Ya know, if I saw other guys wearing Speedo-style swim briefs, I wouldn't feel the need to justify myself. (And if we were being sex-blind, we'd find that I'm not even the one wearing the skimpiest swimsuit on the beach). But since I appear to be the only one doing it, I feel like an explanation is warranted for why I insist on being different. Because if other people understood the reasons why someone would do this, you'd reasonably expect to see more people doing it, right?
Like most men, I came to the realization at a certain point in my life that I enjoy the sight of a woman's body - and the more of it I could see, the better. But instead of rejecting this as some kind of personal moral failing, I've learned to embrace it as a fact of nature. It doesn't hurt me; it brings me joy. Why should I shun that? There is a lot of discussion in society these days about whether this hurts women, but it's a topic rife with politicization. There may be a good way and a bad way of going about pretty much anything, but I don't believe that, at its core, men admiring women's bodies is inherently harmful. Our natural instincts may not always steer us in the best direction, but this is an activity I believe we can engage in positively and healthily, even if it takes a little conscious deliberation to figure out how exactly to go about doing that. And I spend a lot of time (too much, I think) deliberating on this very issue. But the discussion simply cannot begin with "this is wrong; we need to stop this."
Now, in the photographer's trade, you sometimes come across a certain philosophy by which a conscientious photographer will insist that he not ask a model to do anything he himself wouldn't be willing to do. There may be a lot of unscrupulous photographers out there who do NOT live by this philosophy, but I've taken it to heart. And I've applied it not just to my approach as a photographer, but to my life on the whole, when it comes to my feelings as to what I like about women. Indeed, it has informed - to a large extent - my transformation to a more feminized gender presentation. So when I see girls dressed in skimpy clothes that show off a lot of their bodies, and my response to that is (immensely) positive, I think, "if this is truly okay, then I should have no problem doing it myself." Which is exactly what I've gotten into the habit of doing (where possible and practical). And you know what? I like it. I enjoy showing off my body, and I like the feeling of being desired. If some women don't enjoy this, they have the option of choosing clothes they're more comfortable in (like the ones I used to wear for most of my sheltered life). But that's no reason to disparage other women who revel in that kind of attention.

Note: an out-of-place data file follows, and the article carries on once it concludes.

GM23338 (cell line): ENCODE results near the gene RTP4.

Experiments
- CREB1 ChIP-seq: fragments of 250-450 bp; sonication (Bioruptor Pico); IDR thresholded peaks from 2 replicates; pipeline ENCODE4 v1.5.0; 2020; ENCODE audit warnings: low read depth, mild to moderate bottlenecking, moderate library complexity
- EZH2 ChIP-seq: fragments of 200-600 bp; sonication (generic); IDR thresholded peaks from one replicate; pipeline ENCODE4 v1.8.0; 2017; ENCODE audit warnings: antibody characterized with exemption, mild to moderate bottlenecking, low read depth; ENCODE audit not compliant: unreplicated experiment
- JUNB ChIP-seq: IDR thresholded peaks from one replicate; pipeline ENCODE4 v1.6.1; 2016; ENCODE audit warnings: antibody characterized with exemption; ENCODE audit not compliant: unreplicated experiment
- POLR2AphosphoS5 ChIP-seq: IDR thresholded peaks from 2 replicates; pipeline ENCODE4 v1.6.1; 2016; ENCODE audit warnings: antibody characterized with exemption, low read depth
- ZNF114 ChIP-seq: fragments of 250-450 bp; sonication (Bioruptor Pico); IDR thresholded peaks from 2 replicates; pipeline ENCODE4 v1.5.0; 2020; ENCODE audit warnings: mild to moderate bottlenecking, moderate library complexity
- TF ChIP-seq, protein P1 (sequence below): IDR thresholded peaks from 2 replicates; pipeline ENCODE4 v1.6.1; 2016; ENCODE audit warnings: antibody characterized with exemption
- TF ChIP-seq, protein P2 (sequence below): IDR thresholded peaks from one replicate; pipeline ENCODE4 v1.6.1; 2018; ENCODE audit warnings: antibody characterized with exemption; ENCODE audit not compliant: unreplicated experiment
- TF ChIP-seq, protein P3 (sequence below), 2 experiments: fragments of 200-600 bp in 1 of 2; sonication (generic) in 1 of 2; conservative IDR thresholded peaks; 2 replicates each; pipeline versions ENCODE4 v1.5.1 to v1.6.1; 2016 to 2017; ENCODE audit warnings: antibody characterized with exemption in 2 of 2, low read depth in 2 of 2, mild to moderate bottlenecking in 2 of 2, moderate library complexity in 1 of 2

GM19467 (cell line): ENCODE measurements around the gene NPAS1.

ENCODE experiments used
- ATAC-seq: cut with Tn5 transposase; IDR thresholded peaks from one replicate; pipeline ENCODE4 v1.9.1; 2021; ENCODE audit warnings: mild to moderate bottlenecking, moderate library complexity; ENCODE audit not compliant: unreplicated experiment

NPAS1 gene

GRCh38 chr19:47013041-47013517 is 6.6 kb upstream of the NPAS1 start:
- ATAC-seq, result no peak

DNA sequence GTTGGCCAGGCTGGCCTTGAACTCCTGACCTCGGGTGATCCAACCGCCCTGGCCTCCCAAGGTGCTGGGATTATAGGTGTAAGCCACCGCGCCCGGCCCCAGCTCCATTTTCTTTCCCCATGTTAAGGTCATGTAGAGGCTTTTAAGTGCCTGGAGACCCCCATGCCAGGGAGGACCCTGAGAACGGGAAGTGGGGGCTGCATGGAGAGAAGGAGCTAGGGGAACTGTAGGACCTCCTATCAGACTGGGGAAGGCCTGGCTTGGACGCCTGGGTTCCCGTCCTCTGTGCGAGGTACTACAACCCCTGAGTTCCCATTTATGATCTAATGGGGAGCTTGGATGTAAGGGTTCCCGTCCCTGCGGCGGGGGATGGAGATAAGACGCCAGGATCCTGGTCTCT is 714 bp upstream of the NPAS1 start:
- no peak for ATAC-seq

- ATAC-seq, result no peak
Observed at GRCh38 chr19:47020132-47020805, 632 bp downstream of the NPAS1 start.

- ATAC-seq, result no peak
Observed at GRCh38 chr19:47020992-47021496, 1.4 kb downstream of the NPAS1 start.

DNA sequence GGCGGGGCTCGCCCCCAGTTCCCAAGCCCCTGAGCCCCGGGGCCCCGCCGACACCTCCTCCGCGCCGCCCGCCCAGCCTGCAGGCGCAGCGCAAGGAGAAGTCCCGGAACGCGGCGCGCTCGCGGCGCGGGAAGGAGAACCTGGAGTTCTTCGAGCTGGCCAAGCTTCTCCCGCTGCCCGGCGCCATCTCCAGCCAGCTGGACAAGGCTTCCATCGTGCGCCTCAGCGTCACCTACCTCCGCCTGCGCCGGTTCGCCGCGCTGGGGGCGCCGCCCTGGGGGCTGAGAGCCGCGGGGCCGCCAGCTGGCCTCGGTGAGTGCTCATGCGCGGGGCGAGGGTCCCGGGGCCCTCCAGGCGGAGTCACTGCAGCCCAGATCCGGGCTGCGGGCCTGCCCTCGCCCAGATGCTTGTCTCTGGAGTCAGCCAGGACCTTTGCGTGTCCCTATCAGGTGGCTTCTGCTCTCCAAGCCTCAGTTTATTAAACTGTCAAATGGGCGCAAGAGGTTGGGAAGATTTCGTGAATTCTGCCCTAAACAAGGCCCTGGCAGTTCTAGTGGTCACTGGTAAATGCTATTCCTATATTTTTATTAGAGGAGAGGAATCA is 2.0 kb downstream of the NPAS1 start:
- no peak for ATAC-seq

Now, as a caveat, sometimes a girl will choose to wear shorts, for example, because she's hot, and not because she wants guys (or girls) to look at her and think "she's hot". In this case, she is not, in a sense, "asking" for a certain kind of attention, and shouldn't necessarily have to deal with it. But this is a nuanced issue. As human beings and sexual organisms, if you show skin, people are going to look. And if you're attractive (an admittedly subjective evaluation), people are going to like it. You can't expect this not to happen, and shaming people for doing it is wrong. (So telling a girl to change because her shorts are distracting is not okay, but then neither is it okay to turn around and criticize a man for viewing her "in that way" - my complicated response to a recent case of "wardrobe policing" in a nutshell). You should be prepared for it no matter what you wear (since different people respond to different things), because it's human nature, and because looking doesn't harm anyone.
That's the advice I have for women. But this is a two-sided issue. Men also need to learn how to handle their feelings with dignity and respect. You think that girl is hot? Great! There's nothing wrong with that. But that's not an excuse for you to act like a jackass, or do anything to make that girl feel uncomfortable. It's a two-way street. People are going to look. But they should still behave themselves. And at the end of the day, it has less to do with what a person decides to wear than we think. So I'm going to keep wearing as little as I can get away with in public - whether you like it or not; I do, and that's what counts - and I'm going to keep appreciating and defending others who do the same. Because that's the kind of world I want to live in. I'm just helping to pave the way.